•  occasionally uses filler words

•  attempts to adapt speech for the context and task but is unsuccessful or inconsistent

•  speaks clearly; not too quickly or slowly

•  speaks loudly enough for everyone to hear; changes tone and pace to maintain interest

•  rarely uses filler words

•  adapts speech for the context and task, demonstrating command of formal English when appropriate (CC 9-12.SL.6)

 

Presentation Aids 

•  does not use audio/visual aids or media

•  attempts to use one or a few audio/visual aids or media, but they do not add to or may distract from the presentation

•  uses audio/visual aids or media, but they may sometimes distract from or not add to the presentation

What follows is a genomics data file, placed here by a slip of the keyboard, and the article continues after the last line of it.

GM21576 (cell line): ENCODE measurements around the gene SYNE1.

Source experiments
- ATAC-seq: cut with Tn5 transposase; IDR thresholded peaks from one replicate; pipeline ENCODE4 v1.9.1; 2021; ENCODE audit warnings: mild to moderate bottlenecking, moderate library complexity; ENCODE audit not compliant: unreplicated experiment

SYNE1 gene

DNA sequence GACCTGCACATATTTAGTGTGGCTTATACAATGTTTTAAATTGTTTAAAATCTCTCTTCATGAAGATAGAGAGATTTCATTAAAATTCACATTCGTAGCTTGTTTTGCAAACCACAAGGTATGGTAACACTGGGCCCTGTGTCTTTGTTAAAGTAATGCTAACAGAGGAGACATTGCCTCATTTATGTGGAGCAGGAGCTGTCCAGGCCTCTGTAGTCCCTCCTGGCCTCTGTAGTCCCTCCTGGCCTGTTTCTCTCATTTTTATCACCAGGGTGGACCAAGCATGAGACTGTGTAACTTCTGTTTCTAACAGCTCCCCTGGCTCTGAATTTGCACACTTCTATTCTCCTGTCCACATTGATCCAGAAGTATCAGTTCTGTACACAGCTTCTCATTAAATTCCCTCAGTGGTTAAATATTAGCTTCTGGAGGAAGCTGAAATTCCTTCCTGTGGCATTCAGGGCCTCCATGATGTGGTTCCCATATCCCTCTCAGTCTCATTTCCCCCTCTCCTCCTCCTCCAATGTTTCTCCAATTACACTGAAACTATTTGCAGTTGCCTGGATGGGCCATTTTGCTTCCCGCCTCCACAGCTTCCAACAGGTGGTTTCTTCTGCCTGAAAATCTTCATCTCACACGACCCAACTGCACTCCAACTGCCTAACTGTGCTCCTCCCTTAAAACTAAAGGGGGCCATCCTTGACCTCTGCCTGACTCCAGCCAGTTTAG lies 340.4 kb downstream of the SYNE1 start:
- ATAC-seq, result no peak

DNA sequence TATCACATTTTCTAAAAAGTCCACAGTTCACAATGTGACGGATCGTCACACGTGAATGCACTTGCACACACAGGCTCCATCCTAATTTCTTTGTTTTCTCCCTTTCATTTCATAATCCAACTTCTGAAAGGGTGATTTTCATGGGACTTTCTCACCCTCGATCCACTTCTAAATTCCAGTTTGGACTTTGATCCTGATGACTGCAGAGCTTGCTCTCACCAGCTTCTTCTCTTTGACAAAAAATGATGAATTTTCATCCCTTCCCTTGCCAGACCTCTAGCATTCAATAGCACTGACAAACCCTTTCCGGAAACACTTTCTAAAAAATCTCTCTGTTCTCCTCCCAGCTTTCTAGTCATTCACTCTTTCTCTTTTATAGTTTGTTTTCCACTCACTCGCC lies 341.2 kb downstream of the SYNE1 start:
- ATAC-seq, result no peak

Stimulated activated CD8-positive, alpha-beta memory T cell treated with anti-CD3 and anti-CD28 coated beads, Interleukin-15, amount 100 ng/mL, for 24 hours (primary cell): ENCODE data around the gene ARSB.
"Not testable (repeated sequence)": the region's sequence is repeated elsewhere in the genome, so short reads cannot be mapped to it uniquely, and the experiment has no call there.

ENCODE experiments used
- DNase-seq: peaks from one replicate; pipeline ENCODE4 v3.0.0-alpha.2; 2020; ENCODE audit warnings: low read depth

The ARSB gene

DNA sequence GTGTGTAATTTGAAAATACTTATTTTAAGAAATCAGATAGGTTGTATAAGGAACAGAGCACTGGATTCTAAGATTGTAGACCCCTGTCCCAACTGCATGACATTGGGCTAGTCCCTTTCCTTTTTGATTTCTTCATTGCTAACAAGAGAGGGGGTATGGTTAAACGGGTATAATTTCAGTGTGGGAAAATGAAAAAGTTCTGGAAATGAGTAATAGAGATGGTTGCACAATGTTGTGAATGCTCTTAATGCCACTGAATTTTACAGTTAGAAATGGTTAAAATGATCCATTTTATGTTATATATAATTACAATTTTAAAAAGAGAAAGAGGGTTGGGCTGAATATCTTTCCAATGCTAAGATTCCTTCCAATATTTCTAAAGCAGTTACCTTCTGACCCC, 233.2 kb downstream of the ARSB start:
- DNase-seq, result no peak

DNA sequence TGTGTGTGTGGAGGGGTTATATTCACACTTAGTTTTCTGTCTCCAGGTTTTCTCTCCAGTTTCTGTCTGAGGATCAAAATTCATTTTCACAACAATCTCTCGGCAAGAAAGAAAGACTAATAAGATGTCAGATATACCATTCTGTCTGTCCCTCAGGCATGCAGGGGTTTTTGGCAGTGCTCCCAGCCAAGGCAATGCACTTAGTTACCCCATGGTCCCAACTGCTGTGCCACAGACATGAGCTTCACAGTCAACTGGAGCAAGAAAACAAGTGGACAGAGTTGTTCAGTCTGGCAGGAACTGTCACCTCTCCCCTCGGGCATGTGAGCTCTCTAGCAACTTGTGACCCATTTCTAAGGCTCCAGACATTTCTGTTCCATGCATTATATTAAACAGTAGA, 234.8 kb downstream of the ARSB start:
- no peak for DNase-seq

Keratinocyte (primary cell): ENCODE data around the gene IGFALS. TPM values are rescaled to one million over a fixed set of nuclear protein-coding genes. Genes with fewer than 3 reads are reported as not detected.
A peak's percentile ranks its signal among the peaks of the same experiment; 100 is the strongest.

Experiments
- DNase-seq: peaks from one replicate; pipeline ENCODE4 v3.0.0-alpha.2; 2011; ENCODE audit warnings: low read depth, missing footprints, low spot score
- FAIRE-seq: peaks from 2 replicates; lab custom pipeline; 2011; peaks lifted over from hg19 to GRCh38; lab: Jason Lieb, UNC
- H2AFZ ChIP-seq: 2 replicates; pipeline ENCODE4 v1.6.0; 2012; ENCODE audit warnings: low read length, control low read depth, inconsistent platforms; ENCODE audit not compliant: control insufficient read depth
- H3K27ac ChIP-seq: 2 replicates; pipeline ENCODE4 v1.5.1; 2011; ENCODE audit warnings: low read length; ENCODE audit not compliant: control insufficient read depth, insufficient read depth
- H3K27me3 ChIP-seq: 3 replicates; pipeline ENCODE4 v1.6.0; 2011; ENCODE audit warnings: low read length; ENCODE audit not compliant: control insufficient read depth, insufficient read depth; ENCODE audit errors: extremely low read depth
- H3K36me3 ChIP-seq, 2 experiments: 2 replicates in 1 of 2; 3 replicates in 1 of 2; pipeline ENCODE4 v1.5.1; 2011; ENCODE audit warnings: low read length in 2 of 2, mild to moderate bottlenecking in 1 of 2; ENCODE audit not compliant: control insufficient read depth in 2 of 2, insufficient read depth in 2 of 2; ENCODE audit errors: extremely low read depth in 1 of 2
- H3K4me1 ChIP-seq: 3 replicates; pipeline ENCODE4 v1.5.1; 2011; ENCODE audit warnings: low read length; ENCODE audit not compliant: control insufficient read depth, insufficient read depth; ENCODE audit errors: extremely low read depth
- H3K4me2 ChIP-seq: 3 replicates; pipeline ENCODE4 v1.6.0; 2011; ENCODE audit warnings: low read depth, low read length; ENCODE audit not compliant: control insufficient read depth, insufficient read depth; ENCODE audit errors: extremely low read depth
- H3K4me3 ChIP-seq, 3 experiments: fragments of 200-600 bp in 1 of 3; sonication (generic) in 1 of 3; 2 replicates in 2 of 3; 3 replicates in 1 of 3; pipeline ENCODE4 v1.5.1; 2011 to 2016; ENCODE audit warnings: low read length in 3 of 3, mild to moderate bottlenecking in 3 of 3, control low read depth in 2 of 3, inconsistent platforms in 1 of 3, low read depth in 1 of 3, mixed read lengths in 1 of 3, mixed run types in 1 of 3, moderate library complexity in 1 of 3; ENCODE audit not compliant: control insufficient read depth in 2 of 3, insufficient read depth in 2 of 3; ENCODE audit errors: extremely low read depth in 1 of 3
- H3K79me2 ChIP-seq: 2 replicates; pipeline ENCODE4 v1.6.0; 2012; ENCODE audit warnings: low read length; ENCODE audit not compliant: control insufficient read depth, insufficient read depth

•  sometimes has trouble bringing audio/visual aids or media smoothly into the presentation

•  uses well-produced audio/visual aids or media to enhance understanding of findings, reasoning, and evidence, and to add interest (CC 9-12.SL.5)

•  smoothly brings audio/visual aids or media into the presentation

 

Response to Audience Questions 

•  does not address audience questions (goes off topic or misunderstands without seeking clarification)

•  answers audience questions, but not always clearly or completely

•  answers audience questions clearly and completely

•  seeks clarification, admits “I don’t know” or explains how the answer might be found when unable to answer a question

 

 

 

 

 

 

Participation in Team

Presentations  

•  Not all team members participate; only one or two speak

•  All team members participate, but not equally

•  All team members participate for about the same length of time

•  All team members are able to answer questions about the topic as a whole, not just their part of it